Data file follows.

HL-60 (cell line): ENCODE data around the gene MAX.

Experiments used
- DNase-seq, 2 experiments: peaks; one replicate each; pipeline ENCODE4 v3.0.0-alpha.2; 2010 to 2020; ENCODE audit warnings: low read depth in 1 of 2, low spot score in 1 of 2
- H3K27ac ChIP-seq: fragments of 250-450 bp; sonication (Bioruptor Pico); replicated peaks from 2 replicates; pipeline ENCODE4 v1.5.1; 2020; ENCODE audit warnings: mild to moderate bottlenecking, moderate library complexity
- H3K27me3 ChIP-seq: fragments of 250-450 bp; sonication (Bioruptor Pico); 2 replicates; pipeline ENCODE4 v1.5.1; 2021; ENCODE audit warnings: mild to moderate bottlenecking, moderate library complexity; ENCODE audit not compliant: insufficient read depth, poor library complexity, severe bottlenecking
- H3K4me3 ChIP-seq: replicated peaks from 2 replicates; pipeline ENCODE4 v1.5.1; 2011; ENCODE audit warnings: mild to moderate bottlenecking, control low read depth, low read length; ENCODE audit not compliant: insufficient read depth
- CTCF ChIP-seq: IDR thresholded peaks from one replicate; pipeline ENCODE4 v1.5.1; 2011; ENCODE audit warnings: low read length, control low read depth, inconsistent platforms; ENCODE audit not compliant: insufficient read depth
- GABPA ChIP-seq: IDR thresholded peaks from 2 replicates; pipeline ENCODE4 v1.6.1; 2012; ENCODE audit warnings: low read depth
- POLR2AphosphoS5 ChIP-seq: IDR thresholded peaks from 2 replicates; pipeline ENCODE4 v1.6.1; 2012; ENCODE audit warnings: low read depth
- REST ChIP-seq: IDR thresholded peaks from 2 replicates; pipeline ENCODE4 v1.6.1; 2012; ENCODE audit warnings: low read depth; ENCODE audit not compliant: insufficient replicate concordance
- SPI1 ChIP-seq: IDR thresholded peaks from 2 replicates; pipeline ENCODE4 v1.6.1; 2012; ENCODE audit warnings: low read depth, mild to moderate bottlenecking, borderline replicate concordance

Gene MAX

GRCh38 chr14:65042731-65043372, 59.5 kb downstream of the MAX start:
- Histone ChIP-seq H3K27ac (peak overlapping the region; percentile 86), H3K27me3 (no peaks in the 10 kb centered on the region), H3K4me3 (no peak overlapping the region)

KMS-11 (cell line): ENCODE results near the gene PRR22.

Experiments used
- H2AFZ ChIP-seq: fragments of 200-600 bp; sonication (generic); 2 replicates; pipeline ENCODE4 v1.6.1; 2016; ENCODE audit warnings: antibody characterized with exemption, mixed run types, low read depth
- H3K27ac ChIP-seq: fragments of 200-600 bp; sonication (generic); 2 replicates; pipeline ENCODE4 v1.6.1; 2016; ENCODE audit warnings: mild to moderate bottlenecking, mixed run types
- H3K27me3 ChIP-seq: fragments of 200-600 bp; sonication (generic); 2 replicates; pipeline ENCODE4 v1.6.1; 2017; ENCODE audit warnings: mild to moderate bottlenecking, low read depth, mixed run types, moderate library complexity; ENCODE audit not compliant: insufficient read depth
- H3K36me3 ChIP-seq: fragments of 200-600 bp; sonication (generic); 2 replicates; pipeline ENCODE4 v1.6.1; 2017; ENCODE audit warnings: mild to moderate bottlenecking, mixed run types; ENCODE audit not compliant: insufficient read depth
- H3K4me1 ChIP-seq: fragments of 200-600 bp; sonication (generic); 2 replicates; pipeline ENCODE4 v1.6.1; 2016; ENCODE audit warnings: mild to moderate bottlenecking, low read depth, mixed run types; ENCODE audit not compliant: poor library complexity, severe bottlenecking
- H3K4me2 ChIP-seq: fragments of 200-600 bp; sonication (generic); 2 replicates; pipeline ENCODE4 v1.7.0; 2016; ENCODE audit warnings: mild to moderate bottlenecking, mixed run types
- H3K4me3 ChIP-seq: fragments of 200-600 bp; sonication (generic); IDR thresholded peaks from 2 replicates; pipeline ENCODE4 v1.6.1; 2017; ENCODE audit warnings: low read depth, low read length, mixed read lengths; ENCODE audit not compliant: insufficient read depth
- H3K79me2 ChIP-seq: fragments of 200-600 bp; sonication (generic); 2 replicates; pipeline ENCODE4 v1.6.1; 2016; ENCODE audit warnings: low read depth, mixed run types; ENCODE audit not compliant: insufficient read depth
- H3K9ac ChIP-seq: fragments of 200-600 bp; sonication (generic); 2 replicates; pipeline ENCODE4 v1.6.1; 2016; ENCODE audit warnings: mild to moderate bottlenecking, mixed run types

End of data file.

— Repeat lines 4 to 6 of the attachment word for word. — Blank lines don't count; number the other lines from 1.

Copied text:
- H3K27ac ChIP-seq: fragments of 250-450 bp; sonication (Bioruptor Pico); replicated peaks from 2 replicates; pipeline ENCODE4 v1.5.1; 2020; ENCODE audit warnings: mild to moderate bottlenecking, moderate library complexity
- H3K27me3 ChIP-seq: fragments of 250-450 bp; sonication (Bioruptor Pico); 2 replicates; pipeline ENCODE4 v1.5.1; 2021; ENCODE audit warnings: mild to moderate bottlenecking, moderate library complexity; ENCODE audit not compliant: insufficient read depth, poor library complexity, severe bottlenecking
- H3K4me3 ChIP-seq: replicated peaks from 2 replicates; pipeline ENCODE4 v1.5.1; 2011; ENCODE audit warnings: mild to moderate bottlenecking, control low read depth, low read length; ENCODE audit not compliant: insufficient read depth